In Hardware Wars, Mathews donned a lopsided wig as wide-eyed "intergalactic good guy" Fluke Starbucker. He somehow conjured a pitch-perfect satire of Mark Hamill's Luke Skywalker — without ever having seen Star Wars before he goofed on it.
"We did this the moment Star Wars came out," Mathews recalls. "I'm not a sci-fi guy. I eventually saw it [Star Wars], of course, but I had no idea what we were going after."
"I didn't care, because we got paid in beer, and I brought my own other substances," he adds. "You could just look at me, and you could imagine in those scenes of me gazing off with that look." Mathews does maintain an expression of vapid, utter elation throughout all of his scenes, in his one starring role.
If there's a reason Mathews channels Luke so well, it's because he was the same kind of dreamer as the aspiring Jedi. California's Central Valley served as his own personal Tatooine, just as it had for the Modesto-bred Lucas. But instead of wanting to go to "Tosche Station to pick up some power converters," Mathews had the burning desire to make and record music.
This passion put him on the path to Hardware Wars.
As a teenage musician in Sacramento in the mid-1970s, Mathews was itching to get into a studio and start recording. The problem was there weren't any recording studios in Sacramento at that time.
"The only way you could record a band, anything, was to go to a radio station," Mathews explains. "They might've had a four-track, or maybe even a three-track."
Instead, at a gig in Sacramento in 1974, Mathews' attack on the drums was noticed by legendary San Francisco surf guitarist John Blakely. Blakely referred the teen to Ron Nagle, a musician and songwriter renowned today as a sculptor. Nagle's 1971 album Bad Rice, an odd mix of grinding rock and roll and AM gold, had flopped badly, but his skills as an audio engineer led to a quick rebound for the jack-of-all-trades. By 1974, Nagle was building a recording studio in his home in Bernal Heights with money he made from looping the audio of buzzing bees into the noise of demonic possession as the sound designer for The Exorcist.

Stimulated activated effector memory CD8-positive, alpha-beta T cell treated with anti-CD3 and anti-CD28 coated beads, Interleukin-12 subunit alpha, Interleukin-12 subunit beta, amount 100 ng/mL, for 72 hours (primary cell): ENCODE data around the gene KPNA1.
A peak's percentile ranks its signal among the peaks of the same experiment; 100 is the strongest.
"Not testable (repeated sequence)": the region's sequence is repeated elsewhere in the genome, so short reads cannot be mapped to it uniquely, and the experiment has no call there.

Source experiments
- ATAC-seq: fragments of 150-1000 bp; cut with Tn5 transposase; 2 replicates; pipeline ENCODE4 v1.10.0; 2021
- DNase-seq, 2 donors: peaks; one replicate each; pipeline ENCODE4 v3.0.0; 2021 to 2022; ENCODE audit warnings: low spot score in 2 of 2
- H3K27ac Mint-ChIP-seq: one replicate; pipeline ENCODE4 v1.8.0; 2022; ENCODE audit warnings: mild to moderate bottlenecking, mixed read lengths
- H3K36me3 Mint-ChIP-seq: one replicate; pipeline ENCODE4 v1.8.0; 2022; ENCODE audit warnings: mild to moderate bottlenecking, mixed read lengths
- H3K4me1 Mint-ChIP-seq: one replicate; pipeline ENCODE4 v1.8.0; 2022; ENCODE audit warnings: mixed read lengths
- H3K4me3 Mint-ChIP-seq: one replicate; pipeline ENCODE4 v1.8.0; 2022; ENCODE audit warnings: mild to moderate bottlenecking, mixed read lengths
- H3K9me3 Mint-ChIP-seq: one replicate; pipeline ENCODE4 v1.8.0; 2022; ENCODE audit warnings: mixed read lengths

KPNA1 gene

Hoping to help Nagle wire his audio board — a big undertaking back then — Mathews packed his large collection of instruments into a VW van, drove to Nagle's house, and knocked on his garage door.
"So, slowly the door opens and there's this guy not exactly looking at me sideways," Mathews says. Nagle was expecting Mathews, but he was giving off what Mathews deemed "the grumpasaurus hangover vibe." Mathews considered turning around and going home, but in two hours Nagle warmed to him. Soon, the two were "as thick as thieves."
Later that same day, Mathews met Nagle's upstairs roommate, Ernie Fosselius, the reclusive comedic genius (who, later, would become the driving force behind Hardware Wars). With Fosselius measuring a lanky six-foot-four and Nagle being short and bald, it was as if Mathews was confronted with an updated version of Laurel and Hardy — without the girth.
"Those guys start going into shtick, which was their fallback mode," Mathews recalls. "They were always hilarious."